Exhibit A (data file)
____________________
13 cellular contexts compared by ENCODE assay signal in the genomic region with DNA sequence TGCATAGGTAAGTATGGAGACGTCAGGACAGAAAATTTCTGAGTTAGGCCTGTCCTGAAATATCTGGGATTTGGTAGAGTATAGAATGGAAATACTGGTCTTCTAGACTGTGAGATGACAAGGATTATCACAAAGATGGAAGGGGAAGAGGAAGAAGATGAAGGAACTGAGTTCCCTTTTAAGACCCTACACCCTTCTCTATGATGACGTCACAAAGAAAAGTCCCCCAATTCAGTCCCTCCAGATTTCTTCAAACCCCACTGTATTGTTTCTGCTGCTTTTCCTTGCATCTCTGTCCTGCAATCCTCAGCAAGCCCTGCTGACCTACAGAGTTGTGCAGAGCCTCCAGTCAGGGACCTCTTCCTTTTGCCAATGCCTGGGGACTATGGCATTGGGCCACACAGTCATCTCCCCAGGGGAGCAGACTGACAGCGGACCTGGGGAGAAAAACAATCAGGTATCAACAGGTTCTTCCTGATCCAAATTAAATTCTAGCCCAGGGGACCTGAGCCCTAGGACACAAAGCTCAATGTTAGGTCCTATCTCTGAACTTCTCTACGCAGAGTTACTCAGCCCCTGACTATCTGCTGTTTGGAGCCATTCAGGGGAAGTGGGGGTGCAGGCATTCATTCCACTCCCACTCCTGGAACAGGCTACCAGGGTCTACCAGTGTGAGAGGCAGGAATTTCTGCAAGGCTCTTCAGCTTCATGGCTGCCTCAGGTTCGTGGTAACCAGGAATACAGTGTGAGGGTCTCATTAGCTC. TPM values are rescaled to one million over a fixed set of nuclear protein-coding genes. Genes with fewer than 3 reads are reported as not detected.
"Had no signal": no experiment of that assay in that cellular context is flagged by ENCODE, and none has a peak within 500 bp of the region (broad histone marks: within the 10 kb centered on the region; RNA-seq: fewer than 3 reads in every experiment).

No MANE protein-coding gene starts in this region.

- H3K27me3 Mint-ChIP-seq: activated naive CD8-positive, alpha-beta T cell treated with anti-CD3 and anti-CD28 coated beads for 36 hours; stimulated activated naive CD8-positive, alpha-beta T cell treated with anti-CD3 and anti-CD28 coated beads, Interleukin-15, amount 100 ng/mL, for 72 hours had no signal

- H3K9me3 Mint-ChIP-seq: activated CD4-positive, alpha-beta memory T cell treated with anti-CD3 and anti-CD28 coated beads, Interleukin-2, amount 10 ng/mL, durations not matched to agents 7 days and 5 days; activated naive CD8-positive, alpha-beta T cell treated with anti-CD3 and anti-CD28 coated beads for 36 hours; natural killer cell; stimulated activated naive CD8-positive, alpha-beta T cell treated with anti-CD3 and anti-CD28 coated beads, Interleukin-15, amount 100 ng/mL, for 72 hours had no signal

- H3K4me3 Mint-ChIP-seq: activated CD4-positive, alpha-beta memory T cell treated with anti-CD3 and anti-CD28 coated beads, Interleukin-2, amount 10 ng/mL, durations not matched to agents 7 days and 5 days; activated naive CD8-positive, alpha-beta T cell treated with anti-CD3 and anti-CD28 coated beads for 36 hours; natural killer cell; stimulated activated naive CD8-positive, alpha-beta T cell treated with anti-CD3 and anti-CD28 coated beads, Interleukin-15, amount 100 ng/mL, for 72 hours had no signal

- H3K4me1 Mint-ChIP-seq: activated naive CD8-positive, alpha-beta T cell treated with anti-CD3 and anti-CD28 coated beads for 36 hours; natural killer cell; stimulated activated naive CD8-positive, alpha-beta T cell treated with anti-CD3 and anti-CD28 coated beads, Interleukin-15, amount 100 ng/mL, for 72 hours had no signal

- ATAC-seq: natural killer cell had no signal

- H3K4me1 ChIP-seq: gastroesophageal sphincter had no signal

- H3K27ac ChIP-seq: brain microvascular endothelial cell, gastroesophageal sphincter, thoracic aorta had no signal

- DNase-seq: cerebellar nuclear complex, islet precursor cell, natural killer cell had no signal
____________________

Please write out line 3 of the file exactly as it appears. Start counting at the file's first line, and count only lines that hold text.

No MANE protein-coding gene starts in this region.